Mrs Dobson: Farmers are under enough pressure as it is without that added burden and worry. Are you going to touch on that in the grant scheme?
Mr Porter: We need a bit more discussion about what the Committee feels is reasonable and what I feel is reasonable. If we can reach a point where we have some sort of meeting of minds, and I can then tell the Minister that I think that that is what needs to happen to assist with the bringing in of the Bill, I am happy enough to have that discussion.
Mrs Dobson: It is the disproportionate effect on the private sector that is, as you said, the single biggest issue. It was top of the list at the stakeholder event. The possibility of a grant scheme, but without any hard evidence of one, does not help farmers who think that this is coming down the line
Mr Porter: I reiterate what I said earlier. A number of people are scaring the life out of themselves over this. We could tell them to get an engineer for half a day so that they are better informed, rather than being frightened, and go into this with their eyes open. If private owners, farmers or third sector organisations just took half a day to get informal advice from an engineer, it would give a number of them some comfort. It does not have to be an inspection or supervision; it could be from a panel engineer.
Mrs Dobson: That leads me to my second point. There are massive concerns, particularly among farmers and some reservoir owners, that engineers could over-engineer the solutions, which would mean that they faced higher specifications and increased costs. They worry what they might face should they get an engineer. How do you alleviate that concern? It is a catch-22 situation: they need an engineer to alleviate their concern but are very fearful that over-engineering will leave them with a larger bill that they have no way of paying.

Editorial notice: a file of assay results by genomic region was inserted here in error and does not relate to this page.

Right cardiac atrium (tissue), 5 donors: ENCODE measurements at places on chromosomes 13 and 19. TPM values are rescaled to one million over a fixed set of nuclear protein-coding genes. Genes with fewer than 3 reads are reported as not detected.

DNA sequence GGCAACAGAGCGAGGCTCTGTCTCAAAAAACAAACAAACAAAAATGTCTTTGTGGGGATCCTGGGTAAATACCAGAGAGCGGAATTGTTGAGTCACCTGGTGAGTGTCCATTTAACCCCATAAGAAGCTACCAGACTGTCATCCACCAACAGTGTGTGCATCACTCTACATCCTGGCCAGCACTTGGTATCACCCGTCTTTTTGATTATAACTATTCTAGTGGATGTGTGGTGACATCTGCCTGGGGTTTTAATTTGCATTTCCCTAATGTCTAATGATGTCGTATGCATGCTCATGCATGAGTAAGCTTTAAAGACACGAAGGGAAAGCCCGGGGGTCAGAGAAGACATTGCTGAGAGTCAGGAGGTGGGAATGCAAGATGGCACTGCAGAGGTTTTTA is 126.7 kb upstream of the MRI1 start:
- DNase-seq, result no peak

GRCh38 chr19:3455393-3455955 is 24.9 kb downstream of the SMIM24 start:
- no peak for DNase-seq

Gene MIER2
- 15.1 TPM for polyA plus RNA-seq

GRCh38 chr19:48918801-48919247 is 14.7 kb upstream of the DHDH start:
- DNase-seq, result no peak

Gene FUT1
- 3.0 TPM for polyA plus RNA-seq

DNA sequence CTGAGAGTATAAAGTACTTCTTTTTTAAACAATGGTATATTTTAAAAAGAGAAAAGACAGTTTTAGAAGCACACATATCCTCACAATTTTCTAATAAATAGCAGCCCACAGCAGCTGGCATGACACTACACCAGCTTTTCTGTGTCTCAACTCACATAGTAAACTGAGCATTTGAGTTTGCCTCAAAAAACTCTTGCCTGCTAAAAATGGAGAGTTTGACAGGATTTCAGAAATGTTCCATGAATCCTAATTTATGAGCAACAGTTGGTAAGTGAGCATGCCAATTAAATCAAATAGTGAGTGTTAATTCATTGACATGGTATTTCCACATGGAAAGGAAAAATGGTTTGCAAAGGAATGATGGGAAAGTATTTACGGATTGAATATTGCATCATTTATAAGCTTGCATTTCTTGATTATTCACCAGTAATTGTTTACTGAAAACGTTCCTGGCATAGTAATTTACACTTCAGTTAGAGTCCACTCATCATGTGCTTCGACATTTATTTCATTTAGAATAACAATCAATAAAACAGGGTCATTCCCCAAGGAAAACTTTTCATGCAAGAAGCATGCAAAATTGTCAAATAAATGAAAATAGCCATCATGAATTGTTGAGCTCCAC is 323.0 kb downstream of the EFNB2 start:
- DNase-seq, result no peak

Mr Porter: There are a couple of points to make. The evidence from the Institution of Civil Engineers demonstrated that they are a group of very conscientious people. In fact, Alan Cooper has been doing reservoir inspections almost as long as I have been on the planet. I thought that he came across as a very reasonable individual who worked with people, tried to give them some assistance and, perhaps, to come up with other solutions to some of the problems that they faced. I thought that the evidence from them should have given you some comfort that those guys are not in this for a quick buck. These guys are serious: they live and breathe reservoirs.
Mrs Dobson: It is not us you have to convince.
Mr Porter: Absolutely, I know that. Under clause 106, we will carry out checks on the quality of submissions. That is a safeguard for people who feel that they have not got the service required. The Department has a role to view reports and ensure that particular issues are not being over-egged. The fallback position is that the institution also has disciplinary powers. If an engineer is found to be wanting, he can be referred to the president of the institution, which has very strong disciplinary procedures to deal with that. I am not sure how I can convince people by saying that. All that I can say to them is that they should try it and see because it might not be as bad as they think.
Mrs Dobson: The fear of the cost leads to the fear of the report, so it is about overcoming that.
Finally, what could be done to ensure that suggested alterations to reservoirs in the reports are proportionate in order to protect against over-engineering and alleviate the fear about cost? How could you ensure that they are proportionate and thereby give people some comfort?
Mr Porter: Again, I will use Camlough as an example. Camlough was given one report on the condition of the structure and another setting out its options. That second report had a range of options and detailed the timescale, the construction cost and what each would mean for the reservoir. One option was to reduce the size of the reservoir, and that was also costed.